Geert Wilders in the Dock

This is a guest post by Ben Cohen of Z Word

Last March, the right-wing Dutch MP Geert Wilders released a film about Islam entitled Fitna, an Arabic term which refers to civil strife. Unable to find a broadcaster because of the film’s blanket condemnation of Islam, Wilders ended up posting it on the internet. As Elif Kayi reported at the time, there were angry demonstrations around the world, including in Afghanistan, where Dutch troops were stationed with the NATO force. But the apocalypse did not come.

Nearly one year later, a Dutch court has overturned an earlier decision by the Public Prosecutor’s Office and decided to prosecute Wilders. The three judges in the Amsterdam Appeals Court said that “they had weighed Mr Wilders’s ‘one-sided generalisations’ against his right to free speech, and ruled that he had gone beyond the normal leeway granted to politicians.”

It hardly needs saying that Fitna – which you can watch here – is an awful film. To the dramatic strains of Tchaikovsky and Grieg, Wilders strings together fire and brimstone suras from the Qu’ran with footage of terrorist atrocities, Islamist preachers in full-throated antisemitic rants and even the gruesome beheading of a western hostage in Iraq. This, he wants you to believe, is the essence of the Islamic faith. And it’s coming to a street corner near you.

In case you’re not convinced, about ten minutes into the film there’s a shot of a burqa-clad woman pushing a toddler in a stroller down a quiet Dutch street. This is immediately followed by a graph which demonstrates the unstoppable rise of the Muslim population in The Netherlands. The path from theology to demography is not one that Wilders has much trouble in negotiating. As he said in a particularly inflammatory speech in Jerusalem, “From now on the motto of my party will be: ‘it’s demographics, dumbo.’”

Not unreasonably, some of Wilders critics see parallels between his film and the insidious tactics of antisemitic propagandists. You can also situate it in a broader tradition of scare films which predicate the future health of society on its ability to deal with the One Big Threat in its midst. In my view, Fitna is reminiscent of, and about as credible as, “Reefer Madness,” a 1936 movie financed by a church group in the US which carried the message that a single puff on a marijuana joint would send you spiraling downwards into murder, rape and mayhem.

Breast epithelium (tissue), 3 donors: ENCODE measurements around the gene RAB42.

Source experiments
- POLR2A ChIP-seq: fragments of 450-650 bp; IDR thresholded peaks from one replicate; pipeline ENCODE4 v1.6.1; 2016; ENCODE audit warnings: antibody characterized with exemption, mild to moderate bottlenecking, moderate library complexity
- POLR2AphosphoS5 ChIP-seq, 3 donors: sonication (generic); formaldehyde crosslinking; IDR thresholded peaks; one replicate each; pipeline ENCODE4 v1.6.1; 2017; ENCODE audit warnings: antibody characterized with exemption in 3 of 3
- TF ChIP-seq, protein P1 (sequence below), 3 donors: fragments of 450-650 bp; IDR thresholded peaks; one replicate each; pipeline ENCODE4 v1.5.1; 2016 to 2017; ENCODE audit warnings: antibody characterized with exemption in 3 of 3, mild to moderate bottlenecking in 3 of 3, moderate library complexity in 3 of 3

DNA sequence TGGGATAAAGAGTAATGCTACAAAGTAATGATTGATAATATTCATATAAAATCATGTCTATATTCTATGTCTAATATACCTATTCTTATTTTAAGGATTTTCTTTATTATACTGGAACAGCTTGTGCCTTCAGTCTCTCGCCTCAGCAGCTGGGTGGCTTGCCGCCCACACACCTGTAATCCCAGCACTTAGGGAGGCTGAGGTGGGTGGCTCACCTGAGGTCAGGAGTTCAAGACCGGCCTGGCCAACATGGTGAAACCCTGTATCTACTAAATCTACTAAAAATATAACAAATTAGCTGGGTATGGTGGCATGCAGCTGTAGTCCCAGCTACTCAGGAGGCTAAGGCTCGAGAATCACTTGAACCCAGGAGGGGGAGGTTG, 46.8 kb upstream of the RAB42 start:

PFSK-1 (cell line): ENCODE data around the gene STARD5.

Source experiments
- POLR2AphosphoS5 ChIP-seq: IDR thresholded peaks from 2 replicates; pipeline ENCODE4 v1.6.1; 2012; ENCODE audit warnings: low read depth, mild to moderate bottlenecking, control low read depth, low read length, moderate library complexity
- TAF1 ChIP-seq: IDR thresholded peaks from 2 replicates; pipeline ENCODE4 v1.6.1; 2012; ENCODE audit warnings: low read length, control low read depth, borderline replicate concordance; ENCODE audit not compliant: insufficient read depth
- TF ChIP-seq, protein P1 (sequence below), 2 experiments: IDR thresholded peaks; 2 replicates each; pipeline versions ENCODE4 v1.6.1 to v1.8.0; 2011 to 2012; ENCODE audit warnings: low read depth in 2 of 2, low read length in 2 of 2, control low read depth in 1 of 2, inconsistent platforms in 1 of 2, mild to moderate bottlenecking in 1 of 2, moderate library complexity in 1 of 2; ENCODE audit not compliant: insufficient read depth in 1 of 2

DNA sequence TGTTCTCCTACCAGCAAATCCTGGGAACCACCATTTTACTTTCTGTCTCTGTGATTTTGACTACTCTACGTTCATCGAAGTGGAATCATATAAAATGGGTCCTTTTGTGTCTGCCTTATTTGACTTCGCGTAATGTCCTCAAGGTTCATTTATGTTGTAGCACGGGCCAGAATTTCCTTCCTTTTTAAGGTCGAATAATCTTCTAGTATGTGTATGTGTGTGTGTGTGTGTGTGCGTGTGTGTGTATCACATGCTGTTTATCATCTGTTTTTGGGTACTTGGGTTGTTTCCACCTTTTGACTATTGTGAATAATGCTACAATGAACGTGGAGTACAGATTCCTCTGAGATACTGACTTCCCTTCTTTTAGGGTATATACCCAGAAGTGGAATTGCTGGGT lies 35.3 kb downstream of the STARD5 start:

But should he be prosecuted? It’s hard to make the case that the film is just a critique of Islamic theology; it invites the viewer to dislike Muslims as well, to regard them as a threat we would all be better off without. It is a racist film, for sure. Yet there is no exhortation to violence, no explicit call to deport Muslims, nothing that would make a court case watertight when it comes to a seamless link between hate speech and hate crime.

One of the grounds for prosecution lies, according to the court statement, in the “comparisons between Islam and Nazism made by Wilders.” At the conclusion of Fitna, a text scrolls up the screen announcing that just as Nazism was defeated in 1945 and communism defeated in 1989, “Now, the Islamic ideology has to be defeated.” Back in 2007, Wilders called for the Qu’ran to be banned, comparing it, for good measure, with Hitler’s Mein Kampf.

I don’t believe that anyone should be prosecuted for stupidity or grotesque offensiveness. I accept that others, including members of the judiciary, may disagree with me. If they do, though, then they need to be consistent.

If Wilders is to be prosecuted for comparing Islam with Nazism, then why not prosecute those who march through Amsterdam carrying banners equating the Star of David with the swastika? Why not prosecute the Dutch Socialist MP Harry van Bommel, who paraded along an Amsterdam street chanting the word “intifada” while a crowd behind him roared “Hamas, Hamas, Joden aan het gas!” (”Hamas, Hamas, Jews to the gas!”). Why not drag the execrable Gretta Duisenberg into the dock? This is a woman who has declared her “understanding” of suicide bombing, who has wondered aloud whether Jews are taking over South Amsterdam in the same way as they are taking over the West Bank and who giggled, when asked how may signatures she wanted on a pro-Palestinian petition, the answer “six million.” Why Wilders and not Duisenberg?

My point is that prosecuting Wilders is going to lead to an inevitable, and – for the Dutch especially – uncomfortable row about double standards and the legal process. Moreover, Wilders, is bound to make the argument that his prosecution is the best evidence for his claims about “Islamisation.” Far better, surely, to fight it out in the realm of ideas, as was done, to take one example, here.